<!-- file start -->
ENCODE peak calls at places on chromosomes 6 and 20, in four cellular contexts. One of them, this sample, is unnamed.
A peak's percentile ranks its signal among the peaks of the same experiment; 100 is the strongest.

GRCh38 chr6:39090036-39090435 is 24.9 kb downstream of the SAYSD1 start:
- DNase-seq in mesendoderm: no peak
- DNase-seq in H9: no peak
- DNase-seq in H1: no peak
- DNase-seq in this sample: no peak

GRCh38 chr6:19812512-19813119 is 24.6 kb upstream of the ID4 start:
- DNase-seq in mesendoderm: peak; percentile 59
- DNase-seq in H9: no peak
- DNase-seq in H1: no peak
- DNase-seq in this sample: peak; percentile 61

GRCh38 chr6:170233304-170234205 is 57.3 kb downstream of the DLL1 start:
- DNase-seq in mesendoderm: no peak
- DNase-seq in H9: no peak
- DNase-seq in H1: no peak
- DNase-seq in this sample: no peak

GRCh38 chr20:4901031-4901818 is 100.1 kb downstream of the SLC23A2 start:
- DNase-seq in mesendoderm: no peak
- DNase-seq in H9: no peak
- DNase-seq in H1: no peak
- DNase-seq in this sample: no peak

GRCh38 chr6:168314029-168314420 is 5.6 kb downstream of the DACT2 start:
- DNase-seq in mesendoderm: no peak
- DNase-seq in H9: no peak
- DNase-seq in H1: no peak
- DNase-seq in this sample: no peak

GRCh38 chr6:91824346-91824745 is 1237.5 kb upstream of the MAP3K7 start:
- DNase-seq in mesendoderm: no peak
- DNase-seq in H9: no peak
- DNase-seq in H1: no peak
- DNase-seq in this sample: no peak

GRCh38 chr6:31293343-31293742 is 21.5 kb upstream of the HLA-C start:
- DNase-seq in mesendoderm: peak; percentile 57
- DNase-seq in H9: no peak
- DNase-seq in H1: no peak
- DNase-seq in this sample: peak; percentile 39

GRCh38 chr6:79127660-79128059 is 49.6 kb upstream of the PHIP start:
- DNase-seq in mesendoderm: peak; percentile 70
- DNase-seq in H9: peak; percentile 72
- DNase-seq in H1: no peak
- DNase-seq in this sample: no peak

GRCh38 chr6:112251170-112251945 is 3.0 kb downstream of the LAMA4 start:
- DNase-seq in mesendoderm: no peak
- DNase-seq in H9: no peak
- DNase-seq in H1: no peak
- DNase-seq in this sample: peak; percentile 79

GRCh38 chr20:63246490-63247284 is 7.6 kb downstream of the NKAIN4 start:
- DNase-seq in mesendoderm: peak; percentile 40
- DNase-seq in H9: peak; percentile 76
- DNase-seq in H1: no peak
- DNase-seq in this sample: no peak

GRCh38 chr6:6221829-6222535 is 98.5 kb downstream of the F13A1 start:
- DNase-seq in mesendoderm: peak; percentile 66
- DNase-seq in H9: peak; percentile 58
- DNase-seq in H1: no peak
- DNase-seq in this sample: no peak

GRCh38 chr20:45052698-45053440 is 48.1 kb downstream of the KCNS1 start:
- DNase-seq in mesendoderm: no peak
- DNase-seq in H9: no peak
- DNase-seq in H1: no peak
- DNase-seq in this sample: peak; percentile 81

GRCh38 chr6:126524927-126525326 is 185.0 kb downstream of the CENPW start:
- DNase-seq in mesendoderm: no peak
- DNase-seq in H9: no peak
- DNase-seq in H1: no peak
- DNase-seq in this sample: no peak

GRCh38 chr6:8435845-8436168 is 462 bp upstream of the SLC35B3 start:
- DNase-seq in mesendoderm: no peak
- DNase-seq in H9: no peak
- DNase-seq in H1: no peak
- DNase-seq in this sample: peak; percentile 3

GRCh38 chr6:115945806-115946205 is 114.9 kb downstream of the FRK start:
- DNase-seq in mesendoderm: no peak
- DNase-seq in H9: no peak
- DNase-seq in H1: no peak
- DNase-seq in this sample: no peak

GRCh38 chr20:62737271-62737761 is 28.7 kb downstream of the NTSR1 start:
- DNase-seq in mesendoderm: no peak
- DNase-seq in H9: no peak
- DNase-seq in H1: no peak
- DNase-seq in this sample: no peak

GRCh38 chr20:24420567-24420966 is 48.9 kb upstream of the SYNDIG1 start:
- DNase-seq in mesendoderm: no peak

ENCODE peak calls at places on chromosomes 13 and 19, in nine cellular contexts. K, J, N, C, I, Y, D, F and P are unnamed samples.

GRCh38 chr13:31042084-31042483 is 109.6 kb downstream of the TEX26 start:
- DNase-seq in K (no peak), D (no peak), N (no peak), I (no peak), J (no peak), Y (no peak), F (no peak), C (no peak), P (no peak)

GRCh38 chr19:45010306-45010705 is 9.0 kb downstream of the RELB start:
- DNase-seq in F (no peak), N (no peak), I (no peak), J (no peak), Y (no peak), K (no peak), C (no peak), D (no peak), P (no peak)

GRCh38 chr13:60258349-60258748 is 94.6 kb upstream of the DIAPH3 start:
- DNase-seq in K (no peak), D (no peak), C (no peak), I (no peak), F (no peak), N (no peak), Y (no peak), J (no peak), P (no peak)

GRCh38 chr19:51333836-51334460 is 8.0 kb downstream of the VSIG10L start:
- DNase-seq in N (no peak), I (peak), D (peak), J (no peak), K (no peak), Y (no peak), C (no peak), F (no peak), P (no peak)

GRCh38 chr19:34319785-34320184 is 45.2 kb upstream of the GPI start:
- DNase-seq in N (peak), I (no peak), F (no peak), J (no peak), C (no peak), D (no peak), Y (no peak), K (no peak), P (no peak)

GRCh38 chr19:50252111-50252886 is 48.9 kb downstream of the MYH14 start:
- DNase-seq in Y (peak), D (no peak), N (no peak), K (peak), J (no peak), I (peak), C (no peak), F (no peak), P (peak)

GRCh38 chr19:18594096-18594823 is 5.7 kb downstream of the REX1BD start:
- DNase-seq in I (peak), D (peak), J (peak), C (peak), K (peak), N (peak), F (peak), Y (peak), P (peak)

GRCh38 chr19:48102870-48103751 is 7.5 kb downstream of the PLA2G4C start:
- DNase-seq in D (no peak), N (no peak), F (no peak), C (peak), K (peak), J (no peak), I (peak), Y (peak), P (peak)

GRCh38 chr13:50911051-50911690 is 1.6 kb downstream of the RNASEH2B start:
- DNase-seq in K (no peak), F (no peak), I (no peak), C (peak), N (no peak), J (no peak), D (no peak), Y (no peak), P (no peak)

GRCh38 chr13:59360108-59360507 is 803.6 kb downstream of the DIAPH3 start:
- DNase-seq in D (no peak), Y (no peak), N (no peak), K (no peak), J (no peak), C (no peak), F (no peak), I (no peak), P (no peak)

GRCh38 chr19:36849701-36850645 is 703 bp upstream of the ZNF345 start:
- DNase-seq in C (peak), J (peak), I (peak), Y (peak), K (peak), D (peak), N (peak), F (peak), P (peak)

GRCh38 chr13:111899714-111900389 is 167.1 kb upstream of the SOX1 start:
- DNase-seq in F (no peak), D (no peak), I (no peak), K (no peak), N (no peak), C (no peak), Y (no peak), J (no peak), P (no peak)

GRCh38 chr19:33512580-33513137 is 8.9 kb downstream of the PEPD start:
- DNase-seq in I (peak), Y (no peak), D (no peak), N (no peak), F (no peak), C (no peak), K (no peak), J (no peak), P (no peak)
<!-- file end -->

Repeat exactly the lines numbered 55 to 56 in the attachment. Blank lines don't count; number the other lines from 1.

- DNase-seq in H9: peak; percentile 58
- DNase-seq in H1: no peak